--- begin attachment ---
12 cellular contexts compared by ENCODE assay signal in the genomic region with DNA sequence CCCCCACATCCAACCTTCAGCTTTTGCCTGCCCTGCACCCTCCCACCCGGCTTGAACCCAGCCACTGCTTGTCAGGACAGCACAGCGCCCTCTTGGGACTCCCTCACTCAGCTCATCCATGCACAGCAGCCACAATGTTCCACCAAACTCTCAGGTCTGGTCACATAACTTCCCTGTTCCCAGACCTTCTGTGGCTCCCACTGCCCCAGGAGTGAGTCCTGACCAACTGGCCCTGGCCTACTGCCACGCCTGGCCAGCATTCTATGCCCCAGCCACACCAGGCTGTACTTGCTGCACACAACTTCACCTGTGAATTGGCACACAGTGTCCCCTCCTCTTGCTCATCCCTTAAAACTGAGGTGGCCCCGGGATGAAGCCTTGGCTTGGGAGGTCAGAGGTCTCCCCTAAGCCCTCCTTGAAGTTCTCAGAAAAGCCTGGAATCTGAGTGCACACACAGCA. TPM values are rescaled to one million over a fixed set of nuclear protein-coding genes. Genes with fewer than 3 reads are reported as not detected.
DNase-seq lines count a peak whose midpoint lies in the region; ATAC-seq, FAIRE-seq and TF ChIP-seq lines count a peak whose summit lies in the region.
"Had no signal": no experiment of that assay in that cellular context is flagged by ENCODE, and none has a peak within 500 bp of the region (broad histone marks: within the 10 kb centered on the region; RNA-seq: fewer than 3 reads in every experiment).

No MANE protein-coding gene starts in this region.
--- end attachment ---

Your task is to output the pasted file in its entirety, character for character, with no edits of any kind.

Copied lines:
12 cellular contexts compared by ENCODE assay signal in the genomic region with DNA sequence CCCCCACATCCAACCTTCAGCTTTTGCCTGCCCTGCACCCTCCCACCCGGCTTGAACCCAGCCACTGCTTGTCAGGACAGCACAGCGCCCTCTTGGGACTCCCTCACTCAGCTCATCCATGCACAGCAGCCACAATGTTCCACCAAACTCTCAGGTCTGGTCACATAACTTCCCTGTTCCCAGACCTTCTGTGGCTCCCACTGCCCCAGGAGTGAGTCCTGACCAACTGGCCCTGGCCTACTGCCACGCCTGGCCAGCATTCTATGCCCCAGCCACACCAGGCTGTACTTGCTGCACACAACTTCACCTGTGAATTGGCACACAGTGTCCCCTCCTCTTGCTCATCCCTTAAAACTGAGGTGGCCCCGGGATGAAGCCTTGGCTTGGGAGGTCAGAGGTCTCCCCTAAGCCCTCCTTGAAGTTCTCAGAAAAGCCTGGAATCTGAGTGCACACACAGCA. TPM values are rescaled to one million over a fixed set of nuclear protein-coding genes. Genes with fewer than 3 reads are reported as not detected.
DNase-seq lines count a peak whose midpoint lies in the region; ATAC-seq, FAIRE-seq and TF ChIP-seq lines count a peak whose summit lies in the region.
"Had no signal": no experiment of that assay in that cellular context is flagged by ENCODE, and none has a peak within 500 bp of the region (broad histone marks: within the 10 kb centered on the region; RNA-seq: fewer than 3 reads in every experiment).

No MANE protein-coding gene starts in this region.